As for any single home, you will have to write a promise to purchase to acquire the condo you wish to buy. Although the content of both forms is similar, the promise to purchase for condominiums includes some particularities. It is in your best interest to know them well.
In the case of a divided co-ownership property, the promise to purchase includes:
- the cadastral description of your private portion;
- if the parking lot and storage space are also private portions;
- the cadastral designations of the parking lot and storage space;
- the share and cadastral description of the common portions; and,
- whether the parking lot and storage space are private portions, common portions for restricted use or other; and,
- the area of the condo’s private portion described in the certificate of location.
You’re willing to accept the inconveniences that come with living in a co-ownership property and you are now ready to start looking for units. Be careful! Buying a condominium is not the same as buying a house.
Are you looking for a divided or undivided condo unit? A new condo or an older one? These are two contrasting realities. A new condominium will be more modern. You might even be able to look at the blueprints of the unit under construction and offer a few of your own ideas. In addition, maintenance costs will be lower since the building is brand new. Keep in mind, however, that you will have to deal with a promoter. Sometimes, he or she tends to make last-minute changes without advising the future owners. Proceed with caution. Here is a question you should ask: Will you have to pay a monthly housing charge? If you are the Eco-friendly type, new housing is more likely to meet your criteria than older buildings, since the materials used are more current. Continue reading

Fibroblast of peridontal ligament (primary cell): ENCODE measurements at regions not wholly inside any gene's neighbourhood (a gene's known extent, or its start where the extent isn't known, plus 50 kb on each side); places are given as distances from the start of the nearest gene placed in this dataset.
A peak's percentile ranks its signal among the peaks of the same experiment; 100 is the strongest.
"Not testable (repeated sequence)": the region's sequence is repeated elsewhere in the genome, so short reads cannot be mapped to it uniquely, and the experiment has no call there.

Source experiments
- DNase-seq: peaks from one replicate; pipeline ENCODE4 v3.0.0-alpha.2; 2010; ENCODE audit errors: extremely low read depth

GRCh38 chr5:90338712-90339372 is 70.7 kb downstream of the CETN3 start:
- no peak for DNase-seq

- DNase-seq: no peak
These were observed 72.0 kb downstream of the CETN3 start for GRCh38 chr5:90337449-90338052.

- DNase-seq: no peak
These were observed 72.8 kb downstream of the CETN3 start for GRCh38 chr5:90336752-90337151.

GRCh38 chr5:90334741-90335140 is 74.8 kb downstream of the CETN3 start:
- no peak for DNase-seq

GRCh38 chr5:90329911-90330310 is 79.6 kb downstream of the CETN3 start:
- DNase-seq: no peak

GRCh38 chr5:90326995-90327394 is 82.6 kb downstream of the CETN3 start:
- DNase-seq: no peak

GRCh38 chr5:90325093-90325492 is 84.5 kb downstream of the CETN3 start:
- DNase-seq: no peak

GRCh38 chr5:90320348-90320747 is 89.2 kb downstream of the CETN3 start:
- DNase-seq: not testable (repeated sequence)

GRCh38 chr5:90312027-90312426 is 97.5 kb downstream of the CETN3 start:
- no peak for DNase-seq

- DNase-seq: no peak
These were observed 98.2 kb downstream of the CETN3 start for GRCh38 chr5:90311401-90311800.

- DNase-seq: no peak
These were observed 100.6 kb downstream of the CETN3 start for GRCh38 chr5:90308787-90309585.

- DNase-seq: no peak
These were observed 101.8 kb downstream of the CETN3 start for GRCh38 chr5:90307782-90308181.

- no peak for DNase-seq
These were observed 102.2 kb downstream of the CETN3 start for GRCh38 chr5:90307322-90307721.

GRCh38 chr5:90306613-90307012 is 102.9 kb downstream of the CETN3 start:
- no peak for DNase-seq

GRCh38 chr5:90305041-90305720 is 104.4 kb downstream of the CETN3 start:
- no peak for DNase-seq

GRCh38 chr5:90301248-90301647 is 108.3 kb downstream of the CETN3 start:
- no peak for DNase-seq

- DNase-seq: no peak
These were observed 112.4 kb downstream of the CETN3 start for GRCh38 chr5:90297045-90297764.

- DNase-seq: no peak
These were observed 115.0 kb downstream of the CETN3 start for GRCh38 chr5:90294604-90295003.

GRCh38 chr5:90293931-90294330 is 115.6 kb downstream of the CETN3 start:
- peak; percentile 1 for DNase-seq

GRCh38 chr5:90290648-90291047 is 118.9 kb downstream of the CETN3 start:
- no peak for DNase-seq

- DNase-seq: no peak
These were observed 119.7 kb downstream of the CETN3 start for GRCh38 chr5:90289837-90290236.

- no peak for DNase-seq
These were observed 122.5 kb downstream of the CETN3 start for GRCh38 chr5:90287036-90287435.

It seems that everyone is buying a condo these days. This way of living has never been so popular. Perhaps you are thinking about buying one? Here are a few questions you should ask yourself before you start your research.
Be as honest as possible with yourself and know the specific reason why you are considering to buy a condo. Are you looking for fewer responsibilities? Are you feeling a little lonely living in a single home and would rather live a collective life in a condo? Are you growing a little weaker as the years go by? Have you reached a moment in your life where you would prefer facing the unexpected in a team rather than alone or as a couple? Is it more cost-effective for you to sell your home and buy a condo instead? As a tenant, would you rather own a financial asset as quickly as possible? The more precise and candid the answers to these questions are, the more fruitful and short-lived your research will be. That is if ever you actually decide to make the move. Continue reading